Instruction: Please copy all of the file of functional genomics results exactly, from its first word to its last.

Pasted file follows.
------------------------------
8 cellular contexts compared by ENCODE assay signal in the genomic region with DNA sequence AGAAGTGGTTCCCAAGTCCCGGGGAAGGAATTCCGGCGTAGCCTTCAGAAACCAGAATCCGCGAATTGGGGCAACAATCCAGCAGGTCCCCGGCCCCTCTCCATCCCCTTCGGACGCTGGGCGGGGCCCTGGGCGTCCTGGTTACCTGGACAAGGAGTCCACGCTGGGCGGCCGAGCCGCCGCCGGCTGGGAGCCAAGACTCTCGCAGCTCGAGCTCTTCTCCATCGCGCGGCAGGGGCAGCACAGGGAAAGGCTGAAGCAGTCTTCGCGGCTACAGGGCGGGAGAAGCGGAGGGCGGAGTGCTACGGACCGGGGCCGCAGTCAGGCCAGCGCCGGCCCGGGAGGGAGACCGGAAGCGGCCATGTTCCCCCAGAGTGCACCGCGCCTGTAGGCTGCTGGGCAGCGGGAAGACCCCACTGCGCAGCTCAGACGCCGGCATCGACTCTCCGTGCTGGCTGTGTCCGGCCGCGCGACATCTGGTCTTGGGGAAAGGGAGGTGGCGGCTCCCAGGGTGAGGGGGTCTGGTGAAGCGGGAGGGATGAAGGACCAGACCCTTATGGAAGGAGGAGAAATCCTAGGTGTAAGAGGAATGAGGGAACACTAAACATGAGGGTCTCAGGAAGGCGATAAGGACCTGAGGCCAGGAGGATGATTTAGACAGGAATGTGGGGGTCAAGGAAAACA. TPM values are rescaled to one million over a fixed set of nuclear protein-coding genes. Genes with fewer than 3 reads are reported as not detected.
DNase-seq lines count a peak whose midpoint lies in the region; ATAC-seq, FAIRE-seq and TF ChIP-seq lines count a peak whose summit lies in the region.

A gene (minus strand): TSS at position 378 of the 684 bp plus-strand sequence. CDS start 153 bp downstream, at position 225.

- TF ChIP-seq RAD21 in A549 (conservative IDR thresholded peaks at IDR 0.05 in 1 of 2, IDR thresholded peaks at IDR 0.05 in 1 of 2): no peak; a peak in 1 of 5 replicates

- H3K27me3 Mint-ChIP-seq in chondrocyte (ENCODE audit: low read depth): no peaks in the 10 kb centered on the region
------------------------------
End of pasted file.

8 cellular contexts compared by ENCODE assay signal in the genomic region with DNA sequence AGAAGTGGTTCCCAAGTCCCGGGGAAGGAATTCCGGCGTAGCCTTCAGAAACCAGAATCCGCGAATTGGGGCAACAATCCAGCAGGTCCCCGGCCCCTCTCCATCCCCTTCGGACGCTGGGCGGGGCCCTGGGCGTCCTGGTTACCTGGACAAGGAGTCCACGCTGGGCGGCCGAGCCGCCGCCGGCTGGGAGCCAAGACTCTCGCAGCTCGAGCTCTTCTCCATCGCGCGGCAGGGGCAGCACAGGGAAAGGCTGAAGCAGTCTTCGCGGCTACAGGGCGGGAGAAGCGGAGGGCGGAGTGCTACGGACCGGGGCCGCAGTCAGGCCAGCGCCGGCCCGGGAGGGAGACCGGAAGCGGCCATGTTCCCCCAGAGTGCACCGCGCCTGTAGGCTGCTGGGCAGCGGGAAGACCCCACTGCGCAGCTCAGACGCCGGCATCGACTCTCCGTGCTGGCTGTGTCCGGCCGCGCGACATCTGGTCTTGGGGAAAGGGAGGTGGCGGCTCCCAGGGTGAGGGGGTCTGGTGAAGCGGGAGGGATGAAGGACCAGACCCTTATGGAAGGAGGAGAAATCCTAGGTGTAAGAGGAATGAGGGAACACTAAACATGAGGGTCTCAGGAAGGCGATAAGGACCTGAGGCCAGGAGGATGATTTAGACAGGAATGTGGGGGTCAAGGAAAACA. TPM values are rescaled to one million over a fixed set of nuclear protein-coding genes. Genes with fewer than 3 reads are reported as not detected.
DNase-seq lines count a peak whose midpoint lies in the region; ATAC-seq, FAIRE-seq and TF ChIP-seq lines count a peak whose summit lies in the region.

A gene (minus strand): TSS at position 378 of the 684 bp plus-strand sequence. CDS start 153 bp downstream, at position 225.

- TF ChIP-seq RAD21 in A549 (conservative IDR thresholded peaks at IDR 0.05 in 1 of 2, IDR thresholded peaks at IDR 0.05 in 1 of 2): no peak; a peak in 1 of 5 replicates

- H3K27me3 Mint-ChIP-seq in chondrocyte (ENCODE audit: low read depth): no peaks in the 10 kb centered on the region